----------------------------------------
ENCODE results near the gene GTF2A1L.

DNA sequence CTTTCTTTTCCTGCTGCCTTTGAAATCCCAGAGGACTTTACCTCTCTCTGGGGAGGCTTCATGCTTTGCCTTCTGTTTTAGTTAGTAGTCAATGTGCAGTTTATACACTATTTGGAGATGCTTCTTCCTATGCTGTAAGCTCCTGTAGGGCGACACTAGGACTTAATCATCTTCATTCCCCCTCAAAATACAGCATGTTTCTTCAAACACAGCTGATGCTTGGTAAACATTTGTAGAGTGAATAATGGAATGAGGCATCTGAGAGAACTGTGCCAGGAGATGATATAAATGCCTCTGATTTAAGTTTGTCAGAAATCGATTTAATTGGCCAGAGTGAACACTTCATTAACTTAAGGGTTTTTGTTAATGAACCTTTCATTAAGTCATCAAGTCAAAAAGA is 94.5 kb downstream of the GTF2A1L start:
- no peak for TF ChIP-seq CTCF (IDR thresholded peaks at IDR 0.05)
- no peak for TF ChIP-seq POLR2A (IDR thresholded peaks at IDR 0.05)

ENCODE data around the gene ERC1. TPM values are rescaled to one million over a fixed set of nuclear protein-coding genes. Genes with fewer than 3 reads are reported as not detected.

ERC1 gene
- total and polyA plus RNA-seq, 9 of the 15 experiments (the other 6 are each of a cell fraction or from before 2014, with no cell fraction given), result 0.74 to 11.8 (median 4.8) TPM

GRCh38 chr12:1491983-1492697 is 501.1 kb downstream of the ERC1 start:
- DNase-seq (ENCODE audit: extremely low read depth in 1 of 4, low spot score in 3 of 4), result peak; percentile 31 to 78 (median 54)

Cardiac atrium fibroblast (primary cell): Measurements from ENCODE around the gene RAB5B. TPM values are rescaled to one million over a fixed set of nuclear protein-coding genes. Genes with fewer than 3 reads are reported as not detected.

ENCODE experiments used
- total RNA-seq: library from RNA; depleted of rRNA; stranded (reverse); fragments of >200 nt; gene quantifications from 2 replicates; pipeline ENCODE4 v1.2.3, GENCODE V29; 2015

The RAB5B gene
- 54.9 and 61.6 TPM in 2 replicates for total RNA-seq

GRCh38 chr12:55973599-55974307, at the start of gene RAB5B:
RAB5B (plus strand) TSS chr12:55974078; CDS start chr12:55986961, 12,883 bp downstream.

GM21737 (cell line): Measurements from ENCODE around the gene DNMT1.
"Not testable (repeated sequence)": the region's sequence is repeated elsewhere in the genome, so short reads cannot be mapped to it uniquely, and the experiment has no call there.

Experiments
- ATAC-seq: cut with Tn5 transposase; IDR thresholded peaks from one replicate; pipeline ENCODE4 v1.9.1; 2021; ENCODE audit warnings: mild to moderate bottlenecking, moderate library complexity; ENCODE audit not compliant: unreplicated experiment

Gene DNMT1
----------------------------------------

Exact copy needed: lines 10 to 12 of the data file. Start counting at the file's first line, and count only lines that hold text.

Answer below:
Cardiac atrium fibroblast (primary cell): Measurements from ENCODE around the gene RAB5B. TPM values are rescaled to one million over a fixed set of nuclear protein-coding genes. Genes with fewer than 3 reads are reported as not detected.

ENCODE experiments used
- total RNA-seq: library from RNA; depleted of rRNA; stranded (reverse); fragments of >200 nt; gene quantifications from 2 replicates; pipeline ENCODE4 v1.2.3, GENCODE V29; 2015